Aerosp Med Hum Perform. 2024 Feb 1;95(2):69-78. doi: 10.3357/AMHP.6313.2024.


INTRODUCTION: Following a transition from microgravity to a gravity-rich environment (e.g., Earth, Moon, or Mars), astronauts experience sensorimotor impairment, primarily from a reinterpretation of vestibular cues, which can impact their ability to perform mission-critical tasks. To enable future exploration-class missions, the development of lightweight, space-conscious assessments for astronauts transitioning between gravity environments without expert assistance is needed.METHODS: We examined differences in performance during a two-dimensional (2D) hand-eye multidirectional tapping task, implemented in augmented reality in subjects (N = 20) with and without the presence of a vestibular-dominated sensorimotor impairment paradigm: the binaural bipolar application of a pseudorandom galvanic vestibular stimulation (GVS) signal. Metrics associated with both the impairment paradigm and task performance were assessed.RESULTS: Medial-lateral sway during balance on an anterior-posterior sway-referenced platform with eyes closed was most affected by GVS (effect size: 1.2), in addition to anterior-posterior sway (effect size: 0.63) and the vestibular index (effect size: 0.65). During the augmented reality task, an increase in time to completion (effect size: 0.63), number of misses (effect size: 0.52), and head linear accelerations (effect size: 0.30) were found in the presence of the selected GVS waveform.DISCUSSION: Findings indicate that this multidirectional tapping task may detect emergent vestibular-dominated impairment (near landing day performance) in astronauts. Decrements in speed and accuracy indicate this impairment may hinder crews’ ability to acquire known target locations while in a static standing posture. The ability to track these decrements can support mission operations decisions.Allred AR, Weiss H, Clark TK, Stirling L. An augmented reality hand-eye sensorimotor impairment assessment for spaceflight operations. Aerosp Med Hum Perform. 2024; 95(2):69-78.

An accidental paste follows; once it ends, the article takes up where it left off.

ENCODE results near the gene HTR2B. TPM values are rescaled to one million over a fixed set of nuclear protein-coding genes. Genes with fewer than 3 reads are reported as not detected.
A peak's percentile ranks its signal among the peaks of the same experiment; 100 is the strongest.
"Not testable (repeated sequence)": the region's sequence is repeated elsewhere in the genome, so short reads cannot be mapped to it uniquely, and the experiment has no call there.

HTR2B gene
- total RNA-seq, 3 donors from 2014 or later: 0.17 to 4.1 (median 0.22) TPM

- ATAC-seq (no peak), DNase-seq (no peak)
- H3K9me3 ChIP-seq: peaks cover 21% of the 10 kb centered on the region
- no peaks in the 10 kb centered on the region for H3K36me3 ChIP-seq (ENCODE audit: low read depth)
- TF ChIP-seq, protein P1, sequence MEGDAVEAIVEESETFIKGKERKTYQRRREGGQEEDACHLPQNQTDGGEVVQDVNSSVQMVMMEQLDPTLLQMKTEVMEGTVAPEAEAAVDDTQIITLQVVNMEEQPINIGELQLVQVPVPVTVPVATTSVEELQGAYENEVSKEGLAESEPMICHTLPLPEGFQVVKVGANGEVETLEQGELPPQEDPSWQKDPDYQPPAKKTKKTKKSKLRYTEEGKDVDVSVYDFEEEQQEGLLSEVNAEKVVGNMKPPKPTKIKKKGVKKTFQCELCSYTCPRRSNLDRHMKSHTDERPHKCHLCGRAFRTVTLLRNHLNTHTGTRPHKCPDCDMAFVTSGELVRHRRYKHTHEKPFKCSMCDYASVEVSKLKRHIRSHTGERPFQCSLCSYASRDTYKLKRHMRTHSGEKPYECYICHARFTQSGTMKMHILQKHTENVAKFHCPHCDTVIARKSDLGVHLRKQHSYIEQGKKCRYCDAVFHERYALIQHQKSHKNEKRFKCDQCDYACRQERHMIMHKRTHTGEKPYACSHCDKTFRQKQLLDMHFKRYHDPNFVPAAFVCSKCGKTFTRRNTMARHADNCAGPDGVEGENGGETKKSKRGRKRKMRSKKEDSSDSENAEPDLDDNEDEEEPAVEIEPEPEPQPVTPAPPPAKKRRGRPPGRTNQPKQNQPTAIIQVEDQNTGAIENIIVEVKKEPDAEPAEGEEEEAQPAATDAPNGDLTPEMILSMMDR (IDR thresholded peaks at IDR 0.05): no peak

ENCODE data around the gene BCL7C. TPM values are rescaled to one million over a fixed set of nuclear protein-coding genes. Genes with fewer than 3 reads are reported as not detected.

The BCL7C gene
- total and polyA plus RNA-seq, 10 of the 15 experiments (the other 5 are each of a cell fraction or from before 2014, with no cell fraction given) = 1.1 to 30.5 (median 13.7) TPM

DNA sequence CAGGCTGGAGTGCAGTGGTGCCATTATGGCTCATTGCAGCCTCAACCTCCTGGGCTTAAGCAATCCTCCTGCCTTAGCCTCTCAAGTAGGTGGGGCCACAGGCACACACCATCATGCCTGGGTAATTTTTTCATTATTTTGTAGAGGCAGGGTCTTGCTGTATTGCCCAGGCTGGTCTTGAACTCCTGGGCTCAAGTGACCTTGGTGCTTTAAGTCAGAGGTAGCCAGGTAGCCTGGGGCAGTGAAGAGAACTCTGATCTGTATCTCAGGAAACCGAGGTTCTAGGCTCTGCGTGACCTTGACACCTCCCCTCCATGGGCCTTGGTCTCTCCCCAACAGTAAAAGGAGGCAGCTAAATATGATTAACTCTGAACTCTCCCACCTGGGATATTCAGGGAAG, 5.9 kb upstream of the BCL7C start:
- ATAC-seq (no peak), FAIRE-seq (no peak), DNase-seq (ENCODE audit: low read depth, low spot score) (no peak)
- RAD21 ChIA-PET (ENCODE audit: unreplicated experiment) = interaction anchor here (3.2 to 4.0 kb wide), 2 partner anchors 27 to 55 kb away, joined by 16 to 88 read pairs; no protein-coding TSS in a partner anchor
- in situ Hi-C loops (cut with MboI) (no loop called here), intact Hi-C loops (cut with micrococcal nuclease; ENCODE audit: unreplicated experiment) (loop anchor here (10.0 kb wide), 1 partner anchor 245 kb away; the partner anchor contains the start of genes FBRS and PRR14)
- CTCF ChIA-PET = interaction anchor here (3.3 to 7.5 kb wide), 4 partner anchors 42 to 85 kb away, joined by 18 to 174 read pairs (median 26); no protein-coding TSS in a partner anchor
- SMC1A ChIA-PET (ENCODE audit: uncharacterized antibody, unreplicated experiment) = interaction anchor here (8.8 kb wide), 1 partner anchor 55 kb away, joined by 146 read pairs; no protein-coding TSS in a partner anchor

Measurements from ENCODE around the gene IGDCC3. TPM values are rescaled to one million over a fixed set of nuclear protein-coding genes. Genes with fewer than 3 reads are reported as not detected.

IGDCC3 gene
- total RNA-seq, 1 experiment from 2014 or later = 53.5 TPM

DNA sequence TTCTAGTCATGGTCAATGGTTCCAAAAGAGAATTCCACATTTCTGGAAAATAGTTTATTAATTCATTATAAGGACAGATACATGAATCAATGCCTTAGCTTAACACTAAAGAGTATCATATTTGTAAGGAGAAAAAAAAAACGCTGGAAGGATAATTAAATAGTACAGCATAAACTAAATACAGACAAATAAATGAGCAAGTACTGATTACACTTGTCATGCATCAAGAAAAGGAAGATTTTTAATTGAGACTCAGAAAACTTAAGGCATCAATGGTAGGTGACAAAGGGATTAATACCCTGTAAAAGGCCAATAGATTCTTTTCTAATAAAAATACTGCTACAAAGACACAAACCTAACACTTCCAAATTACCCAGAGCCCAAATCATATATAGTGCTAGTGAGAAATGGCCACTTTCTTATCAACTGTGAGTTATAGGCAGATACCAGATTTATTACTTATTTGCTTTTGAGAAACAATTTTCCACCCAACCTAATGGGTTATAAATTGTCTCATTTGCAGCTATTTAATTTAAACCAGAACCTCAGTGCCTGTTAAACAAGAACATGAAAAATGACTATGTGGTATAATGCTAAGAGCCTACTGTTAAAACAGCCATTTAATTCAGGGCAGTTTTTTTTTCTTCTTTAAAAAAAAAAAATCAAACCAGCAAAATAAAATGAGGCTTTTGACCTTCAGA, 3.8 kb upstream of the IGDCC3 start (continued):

PMID:38263106 | DOI:10.3357/AMHP.6313.2024